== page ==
I read a post at AUGI the other day which originated with a post in July (2012). The goal was to create a rebar shape for detailing purposes. A few people offered ideas even a file or two. It seemed simple enough to do but digging into it I found several variations in a theme to constrain the geometry works. Here's my exploration captured in these images.
This image is the overview of what parameters are desired: Length, Depth, Fillet Radius and Angle.
Simply sketching the "bones, muscle and skin" is often enough. In this situation, as you flex the parameters the tangent arc starts to distort eventually. Revit does not understand how to respect the arc and line end points, keeping the lines tangent to the arc. That means it needs more constraints. One way to see how well Revit understands our intentions is to turn on Automatic Sketch Dimensions (ASD's).
When you see little blue dimensions you know that Revit doesn't understand you, you need to be more explicit. If you look closely at the very last image you'll a single ASD (showing 0'-0") along the vertical reference plane. Unfortunately just getting rid of ASD's with better constraints isn't a guarantee for success.
This image is the messiest solution, I used a circle to "see" how the geometry moved around and then used it to create enough constraints so that it flexes correctly.
This image is a variation on the previous theme but using Reference Lines as the underlying "bones", pretty "messy" too eh?
This is yet another approach. I used a pair of model lines (assigned to Invisible) to govern the location of the arc and line endpoints.
This final one is the simplest in appearance but it has two line segments instead of one along the angled segment. I noticed that connecting the end of the angled line would break the relationships. I tried pulling the end of the line away from the end of the arc, leaving them apart, and flexing geometry worked. That led me to try a second line between the end of the arc and the end of a smaller line and it worked too. Not obvious at all. It also means that the family will break if one of these segments is flex too far, assuming the changes result in a zero length segment. The family will break easily anytime the angle entered creates a zero length segment of the vertical line too (all of them, not just this one). Fragile but the family works.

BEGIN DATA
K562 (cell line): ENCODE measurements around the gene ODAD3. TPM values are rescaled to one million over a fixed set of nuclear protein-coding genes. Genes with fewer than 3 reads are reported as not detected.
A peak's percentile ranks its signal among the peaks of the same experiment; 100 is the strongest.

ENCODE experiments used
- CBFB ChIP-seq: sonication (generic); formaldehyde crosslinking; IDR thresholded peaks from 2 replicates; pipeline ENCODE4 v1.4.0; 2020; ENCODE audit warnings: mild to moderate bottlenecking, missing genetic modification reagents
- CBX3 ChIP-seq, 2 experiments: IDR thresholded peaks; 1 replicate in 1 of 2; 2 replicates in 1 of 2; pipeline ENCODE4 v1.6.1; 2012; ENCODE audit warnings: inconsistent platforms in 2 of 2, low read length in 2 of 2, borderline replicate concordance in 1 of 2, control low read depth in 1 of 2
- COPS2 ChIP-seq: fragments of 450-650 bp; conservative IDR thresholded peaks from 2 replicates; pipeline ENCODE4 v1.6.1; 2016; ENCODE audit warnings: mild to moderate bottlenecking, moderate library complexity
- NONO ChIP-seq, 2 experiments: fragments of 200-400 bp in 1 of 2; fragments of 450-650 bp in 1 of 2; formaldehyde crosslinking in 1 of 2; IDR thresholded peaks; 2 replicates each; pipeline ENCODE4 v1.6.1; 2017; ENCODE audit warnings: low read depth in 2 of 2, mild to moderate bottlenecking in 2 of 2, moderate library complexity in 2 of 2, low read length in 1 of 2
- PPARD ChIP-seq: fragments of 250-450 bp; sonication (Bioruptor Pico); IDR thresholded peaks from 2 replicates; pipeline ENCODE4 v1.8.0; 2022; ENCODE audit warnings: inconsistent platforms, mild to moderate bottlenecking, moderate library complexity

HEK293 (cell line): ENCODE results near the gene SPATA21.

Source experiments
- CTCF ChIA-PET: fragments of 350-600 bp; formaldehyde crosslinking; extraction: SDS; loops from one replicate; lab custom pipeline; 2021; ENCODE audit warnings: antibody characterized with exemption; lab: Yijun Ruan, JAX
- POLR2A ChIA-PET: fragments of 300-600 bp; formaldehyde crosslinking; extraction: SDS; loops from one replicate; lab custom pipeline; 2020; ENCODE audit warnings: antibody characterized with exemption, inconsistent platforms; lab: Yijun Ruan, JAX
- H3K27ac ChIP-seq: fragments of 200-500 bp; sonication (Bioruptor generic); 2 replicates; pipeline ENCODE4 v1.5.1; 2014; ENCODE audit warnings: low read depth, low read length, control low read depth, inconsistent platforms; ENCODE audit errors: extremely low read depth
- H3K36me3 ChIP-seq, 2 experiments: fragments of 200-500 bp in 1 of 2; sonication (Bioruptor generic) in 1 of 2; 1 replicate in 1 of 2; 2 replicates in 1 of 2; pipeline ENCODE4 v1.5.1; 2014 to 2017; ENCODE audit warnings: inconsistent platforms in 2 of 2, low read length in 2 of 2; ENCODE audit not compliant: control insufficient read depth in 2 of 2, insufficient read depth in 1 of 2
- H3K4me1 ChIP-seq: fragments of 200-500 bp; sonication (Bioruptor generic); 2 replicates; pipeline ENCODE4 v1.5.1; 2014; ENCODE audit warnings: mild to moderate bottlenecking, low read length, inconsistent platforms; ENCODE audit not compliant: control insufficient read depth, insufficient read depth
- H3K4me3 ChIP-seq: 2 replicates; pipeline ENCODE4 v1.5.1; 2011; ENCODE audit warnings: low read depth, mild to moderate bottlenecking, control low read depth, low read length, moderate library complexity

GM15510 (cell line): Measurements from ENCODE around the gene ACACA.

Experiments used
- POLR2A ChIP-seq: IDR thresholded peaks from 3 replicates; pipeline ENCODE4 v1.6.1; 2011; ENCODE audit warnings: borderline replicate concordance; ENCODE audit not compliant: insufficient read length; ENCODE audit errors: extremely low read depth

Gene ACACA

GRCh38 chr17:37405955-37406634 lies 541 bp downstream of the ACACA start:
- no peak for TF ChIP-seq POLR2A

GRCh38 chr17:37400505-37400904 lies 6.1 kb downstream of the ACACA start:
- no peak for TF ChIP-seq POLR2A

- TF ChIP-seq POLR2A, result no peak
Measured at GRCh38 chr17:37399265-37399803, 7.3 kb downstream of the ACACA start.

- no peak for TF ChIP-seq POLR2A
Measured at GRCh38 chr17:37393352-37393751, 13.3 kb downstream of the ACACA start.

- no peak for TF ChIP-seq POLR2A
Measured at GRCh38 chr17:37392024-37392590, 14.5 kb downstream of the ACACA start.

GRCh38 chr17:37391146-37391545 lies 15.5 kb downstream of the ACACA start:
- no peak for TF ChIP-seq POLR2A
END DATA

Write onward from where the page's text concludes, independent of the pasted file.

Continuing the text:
In the thread at AUGI the member that started it all replied that he figured out how to solve it after reading a post at BIM & BEAM. I tried using the formulas as well but found it was necessary to play the "two lines instead of one trick" to get it to behave.
If you'd like to play around with the families I created doing this I've posted them HERE. I'd be interested if anyone can find simpler solutions.
[Edit 08/20/2012: Alfredo Medina shared a solution at the AUGI thread that uses formulas to define the relationships consistently. CLICK to watch his video of it flexing. CLICK to download his family. (You'll need to log into AUGI to download it most likely)